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Why some seasonal hotels across the U.S. are staying open this winter

By Molly O’Brien Special to The Washington Post

Hotels and resorts across the United States have been getting creative this past year in an effort to entice travelers to visit. This winter, a scattering of hospitality brands are finding ways to innovate and offer new experiences during the pandemic as the industry continues to weather the fight against continuing closures, furloughs and layoffs.

These six properties are staying open this winter for the first time in their respective histories. From Virginia to Colorado, freezing temperatures will not deter these destinations from embracing the opportunity to turn cold weather into a winter adventure.

Traditionally, the Tides Inn in Irvington, Va., closes after Thanksgiving. But the demand for safe getaway destinations with easy access to the outdoors led management to reconsider. Instead, the inn is staying open through the holidays and into January for the first time in its 73-year history.

“We have seen an increase in our resort visits this past summer and fall due to people’s desire to find wide-open spaces, outdoor recreation and socially distanced stays,” says Jason Trollip, the inn’s managing director. To appeal to a winter crowd, it developed seasonal offerings such as s’mores-making kits.

Guests can take the kits to firepits on the beach and make the treats without mingling with other people. The inn has also limited its dining room to 25 guests and removed bar seating to allow for a minimum of 6 feet between tables.

Halfway across the country, in Nekoosa, Wis., the owners of Sand Valley Golf Resort declared that when there is enough snow for a “snow day,” they will be hosting cross-country skiing, snowshoeing, ice skating, sledding and winter stargazing activities.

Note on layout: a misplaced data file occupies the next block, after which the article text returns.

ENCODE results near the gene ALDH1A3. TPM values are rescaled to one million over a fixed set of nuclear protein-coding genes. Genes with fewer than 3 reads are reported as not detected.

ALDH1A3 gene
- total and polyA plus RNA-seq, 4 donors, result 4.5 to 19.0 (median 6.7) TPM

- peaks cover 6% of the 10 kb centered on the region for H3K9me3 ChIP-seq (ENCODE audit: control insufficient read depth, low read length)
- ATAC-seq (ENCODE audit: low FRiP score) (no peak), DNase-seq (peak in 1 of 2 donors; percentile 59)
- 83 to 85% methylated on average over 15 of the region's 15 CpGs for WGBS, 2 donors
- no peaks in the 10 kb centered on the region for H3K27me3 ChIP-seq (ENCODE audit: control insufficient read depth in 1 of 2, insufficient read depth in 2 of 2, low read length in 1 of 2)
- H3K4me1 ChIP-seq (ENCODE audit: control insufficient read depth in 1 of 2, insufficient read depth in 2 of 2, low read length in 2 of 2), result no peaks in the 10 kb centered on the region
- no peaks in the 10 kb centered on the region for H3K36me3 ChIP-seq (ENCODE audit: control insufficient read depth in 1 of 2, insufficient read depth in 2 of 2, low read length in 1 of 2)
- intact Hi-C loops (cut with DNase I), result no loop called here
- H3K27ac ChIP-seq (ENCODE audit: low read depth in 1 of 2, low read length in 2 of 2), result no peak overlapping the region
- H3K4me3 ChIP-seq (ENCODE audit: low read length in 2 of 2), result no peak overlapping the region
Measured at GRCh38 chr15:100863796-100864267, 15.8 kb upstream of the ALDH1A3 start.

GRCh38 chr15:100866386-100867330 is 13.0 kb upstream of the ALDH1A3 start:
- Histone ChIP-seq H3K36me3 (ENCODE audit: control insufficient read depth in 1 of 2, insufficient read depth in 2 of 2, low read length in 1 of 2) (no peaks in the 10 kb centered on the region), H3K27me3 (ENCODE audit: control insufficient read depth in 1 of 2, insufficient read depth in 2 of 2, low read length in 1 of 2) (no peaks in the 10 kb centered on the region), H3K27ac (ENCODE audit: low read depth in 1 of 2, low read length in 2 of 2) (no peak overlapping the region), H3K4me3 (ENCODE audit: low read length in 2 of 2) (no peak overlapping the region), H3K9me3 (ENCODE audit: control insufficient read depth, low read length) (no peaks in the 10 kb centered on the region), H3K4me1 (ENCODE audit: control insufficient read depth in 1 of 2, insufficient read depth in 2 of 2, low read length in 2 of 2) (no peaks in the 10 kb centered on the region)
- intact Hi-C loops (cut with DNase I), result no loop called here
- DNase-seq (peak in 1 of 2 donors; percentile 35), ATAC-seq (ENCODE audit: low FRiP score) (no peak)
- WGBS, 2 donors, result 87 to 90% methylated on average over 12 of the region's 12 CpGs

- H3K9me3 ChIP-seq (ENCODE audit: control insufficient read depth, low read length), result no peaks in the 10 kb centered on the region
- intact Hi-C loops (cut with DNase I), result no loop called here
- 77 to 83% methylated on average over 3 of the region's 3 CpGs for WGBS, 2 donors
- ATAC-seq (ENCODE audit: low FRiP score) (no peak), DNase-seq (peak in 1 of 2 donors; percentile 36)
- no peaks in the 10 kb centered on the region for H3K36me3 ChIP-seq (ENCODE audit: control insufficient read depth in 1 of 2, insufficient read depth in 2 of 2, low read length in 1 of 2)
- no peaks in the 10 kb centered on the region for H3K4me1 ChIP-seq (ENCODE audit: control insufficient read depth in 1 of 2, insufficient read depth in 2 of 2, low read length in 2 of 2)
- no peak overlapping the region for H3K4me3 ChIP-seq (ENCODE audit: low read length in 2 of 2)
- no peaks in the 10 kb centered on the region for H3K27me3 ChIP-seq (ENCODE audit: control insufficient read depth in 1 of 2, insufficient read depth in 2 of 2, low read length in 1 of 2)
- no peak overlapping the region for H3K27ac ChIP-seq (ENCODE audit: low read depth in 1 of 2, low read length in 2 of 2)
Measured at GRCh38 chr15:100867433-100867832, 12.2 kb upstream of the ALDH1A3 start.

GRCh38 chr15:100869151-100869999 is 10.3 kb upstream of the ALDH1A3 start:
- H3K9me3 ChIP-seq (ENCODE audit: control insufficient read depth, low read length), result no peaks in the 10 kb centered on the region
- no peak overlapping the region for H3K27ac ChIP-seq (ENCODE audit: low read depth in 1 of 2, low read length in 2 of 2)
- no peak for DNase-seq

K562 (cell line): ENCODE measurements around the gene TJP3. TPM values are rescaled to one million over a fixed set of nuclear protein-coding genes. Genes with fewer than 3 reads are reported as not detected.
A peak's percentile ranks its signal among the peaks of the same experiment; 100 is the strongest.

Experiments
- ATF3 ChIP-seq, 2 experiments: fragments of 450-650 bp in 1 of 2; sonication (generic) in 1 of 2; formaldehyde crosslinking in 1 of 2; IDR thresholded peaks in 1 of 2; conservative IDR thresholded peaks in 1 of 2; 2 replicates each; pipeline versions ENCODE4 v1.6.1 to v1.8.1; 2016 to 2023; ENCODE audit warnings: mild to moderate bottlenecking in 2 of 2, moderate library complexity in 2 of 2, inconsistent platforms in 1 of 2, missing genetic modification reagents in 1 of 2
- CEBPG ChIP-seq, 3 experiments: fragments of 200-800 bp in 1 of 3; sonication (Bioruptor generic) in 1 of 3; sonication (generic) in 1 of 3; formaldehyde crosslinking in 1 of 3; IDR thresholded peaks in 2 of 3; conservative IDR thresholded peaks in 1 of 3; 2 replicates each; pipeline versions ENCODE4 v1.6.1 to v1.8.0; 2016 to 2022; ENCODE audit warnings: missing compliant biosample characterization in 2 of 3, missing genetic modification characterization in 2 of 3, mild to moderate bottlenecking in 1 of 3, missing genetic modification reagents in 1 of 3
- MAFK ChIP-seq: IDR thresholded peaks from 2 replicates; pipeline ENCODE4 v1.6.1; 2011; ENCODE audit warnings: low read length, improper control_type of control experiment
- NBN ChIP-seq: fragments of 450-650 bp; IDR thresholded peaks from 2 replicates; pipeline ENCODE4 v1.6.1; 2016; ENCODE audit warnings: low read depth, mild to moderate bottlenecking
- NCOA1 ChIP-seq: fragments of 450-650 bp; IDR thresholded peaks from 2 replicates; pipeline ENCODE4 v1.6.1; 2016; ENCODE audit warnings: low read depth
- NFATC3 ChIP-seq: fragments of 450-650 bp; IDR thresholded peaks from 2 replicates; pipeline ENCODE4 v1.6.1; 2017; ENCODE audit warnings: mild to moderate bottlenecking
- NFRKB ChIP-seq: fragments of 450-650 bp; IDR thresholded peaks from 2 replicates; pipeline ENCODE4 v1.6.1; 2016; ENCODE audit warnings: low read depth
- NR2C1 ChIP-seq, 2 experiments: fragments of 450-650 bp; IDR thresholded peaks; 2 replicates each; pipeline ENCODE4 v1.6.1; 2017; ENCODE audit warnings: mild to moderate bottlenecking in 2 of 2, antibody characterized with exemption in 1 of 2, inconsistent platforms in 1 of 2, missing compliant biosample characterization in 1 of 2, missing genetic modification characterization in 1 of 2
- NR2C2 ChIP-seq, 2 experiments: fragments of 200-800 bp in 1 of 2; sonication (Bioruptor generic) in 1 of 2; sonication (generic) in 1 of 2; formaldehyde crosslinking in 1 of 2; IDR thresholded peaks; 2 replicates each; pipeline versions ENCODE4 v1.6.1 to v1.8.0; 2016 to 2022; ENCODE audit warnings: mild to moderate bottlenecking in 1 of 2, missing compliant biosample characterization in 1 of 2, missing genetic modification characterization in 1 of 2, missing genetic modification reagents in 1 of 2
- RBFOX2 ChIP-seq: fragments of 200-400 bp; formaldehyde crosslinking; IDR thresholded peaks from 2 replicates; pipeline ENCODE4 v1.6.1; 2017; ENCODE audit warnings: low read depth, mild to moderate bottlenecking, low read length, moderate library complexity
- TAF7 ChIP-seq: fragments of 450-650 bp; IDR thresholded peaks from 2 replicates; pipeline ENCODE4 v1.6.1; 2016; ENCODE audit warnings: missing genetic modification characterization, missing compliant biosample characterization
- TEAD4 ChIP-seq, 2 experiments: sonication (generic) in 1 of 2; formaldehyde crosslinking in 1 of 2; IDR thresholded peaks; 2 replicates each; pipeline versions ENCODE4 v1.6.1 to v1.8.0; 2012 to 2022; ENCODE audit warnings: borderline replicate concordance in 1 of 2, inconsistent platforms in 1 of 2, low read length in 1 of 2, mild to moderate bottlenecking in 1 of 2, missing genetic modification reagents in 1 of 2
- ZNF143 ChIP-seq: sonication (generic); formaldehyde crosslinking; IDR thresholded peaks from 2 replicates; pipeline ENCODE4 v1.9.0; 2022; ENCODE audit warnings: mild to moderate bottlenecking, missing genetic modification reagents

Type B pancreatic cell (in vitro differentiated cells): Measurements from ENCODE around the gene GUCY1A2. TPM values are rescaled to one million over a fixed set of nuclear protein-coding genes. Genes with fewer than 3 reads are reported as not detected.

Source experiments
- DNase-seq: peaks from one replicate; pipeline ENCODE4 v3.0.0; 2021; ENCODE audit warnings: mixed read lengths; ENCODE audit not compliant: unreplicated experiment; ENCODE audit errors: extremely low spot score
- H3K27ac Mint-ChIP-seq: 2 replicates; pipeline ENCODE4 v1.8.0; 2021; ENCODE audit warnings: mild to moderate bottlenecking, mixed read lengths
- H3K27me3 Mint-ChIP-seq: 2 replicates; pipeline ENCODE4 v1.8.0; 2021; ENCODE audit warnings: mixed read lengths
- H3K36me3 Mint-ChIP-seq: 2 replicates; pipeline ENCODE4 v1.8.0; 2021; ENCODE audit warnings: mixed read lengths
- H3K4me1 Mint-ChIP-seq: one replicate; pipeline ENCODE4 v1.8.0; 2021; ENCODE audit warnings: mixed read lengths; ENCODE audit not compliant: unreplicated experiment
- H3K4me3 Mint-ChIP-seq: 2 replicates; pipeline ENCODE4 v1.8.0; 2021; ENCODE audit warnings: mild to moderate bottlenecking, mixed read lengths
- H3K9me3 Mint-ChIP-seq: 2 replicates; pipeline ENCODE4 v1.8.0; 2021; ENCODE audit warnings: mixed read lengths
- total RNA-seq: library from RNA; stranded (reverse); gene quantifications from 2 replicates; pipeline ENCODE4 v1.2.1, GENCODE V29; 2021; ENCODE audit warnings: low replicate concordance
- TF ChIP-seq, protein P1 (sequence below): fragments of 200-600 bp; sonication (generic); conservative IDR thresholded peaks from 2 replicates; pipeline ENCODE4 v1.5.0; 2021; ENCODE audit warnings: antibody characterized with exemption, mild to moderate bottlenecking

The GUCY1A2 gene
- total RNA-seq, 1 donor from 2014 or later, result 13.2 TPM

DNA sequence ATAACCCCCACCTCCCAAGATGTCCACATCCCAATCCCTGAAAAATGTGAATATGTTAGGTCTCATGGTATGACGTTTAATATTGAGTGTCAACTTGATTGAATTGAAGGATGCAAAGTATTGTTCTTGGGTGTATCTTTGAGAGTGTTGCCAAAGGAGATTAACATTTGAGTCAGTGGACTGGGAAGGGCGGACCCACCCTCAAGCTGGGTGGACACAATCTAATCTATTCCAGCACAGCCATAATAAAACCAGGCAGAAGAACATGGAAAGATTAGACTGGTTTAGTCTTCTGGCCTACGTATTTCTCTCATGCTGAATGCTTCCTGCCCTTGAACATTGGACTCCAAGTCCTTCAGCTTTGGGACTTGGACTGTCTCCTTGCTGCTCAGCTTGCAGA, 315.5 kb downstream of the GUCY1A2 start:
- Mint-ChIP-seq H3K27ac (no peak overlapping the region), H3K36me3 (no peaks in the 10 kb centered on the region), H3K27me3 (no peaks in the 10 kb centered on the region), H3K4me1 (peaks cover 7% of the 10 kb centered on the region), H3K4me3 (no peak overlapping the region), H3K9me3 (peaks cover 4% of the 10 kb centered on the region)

“We’re incredibly excited to introduce guests to the raw beauty and unique landscape of central Wisconsin throughout all four seasons,” says Chris Keiser, co-owner of Sand Valley. “With a plethora of outdoor adventures to explore and a cozy indoor setting with roaring fires, we feel that we’re well-positioned and prepared to give guests that perfect Midwest getaway.”

Social-distancing practices have been implemented on-site, including table spacing, line spacing and group limitations inside and outside. The outdoor, tented dining tables have been spaced at least 6 feet apart and are limited to eight guests per table.

Other properties aim to appeal to travelers by promoting safe indoor activities when the weather outside is frightful. New York’s Otesaga Resort Hotel is getting especially comfy to appeal to regional travelers who crave homey accommodations.

“The Otesaga is casually cozy and full of opportunities to explore the beauty of nature or relax and unwind by a warm fire,” says the hotel’s general manager, Marty Rosenthal.

This year in addition to staying open, they have inaugurated specially curated packages to appeal to guests who prefer a steaming hot chocolate beside a fireplace to snow sports. Travelers can book a “Curl Up and Unwind Special” that includes a handcrafted signature hot chocolate mix made by the on-site culinary team.

Two suites at the Otesaga have their own fireplaces, while the staff makes sure appropriate distances are maintained at the communal ones in the lobby and restaurant. The hotel asks families to stay 6 feet apart and wear masks in public spaces.

Other resorts are pivoting toward exclusive property buyouts by families who want to get away and can pay for it. Cape Arundel Inn & Resort in Kennebunkport, Maine, usually closes after New Year’s Eve and reopens in the spring.

This year, it is staying open during January and February to offer those who want to escape their own living accommodations a place to do so. This also keeps the resort’s team members employed and earning a steady income through the winter.

“We wanted to keep our team moving and together. … A buyout isn’t for everyone, but the people who wanted to get creative with us – we are giving them an option that’s also keeping our staff working,” says managing director Justin Grimes.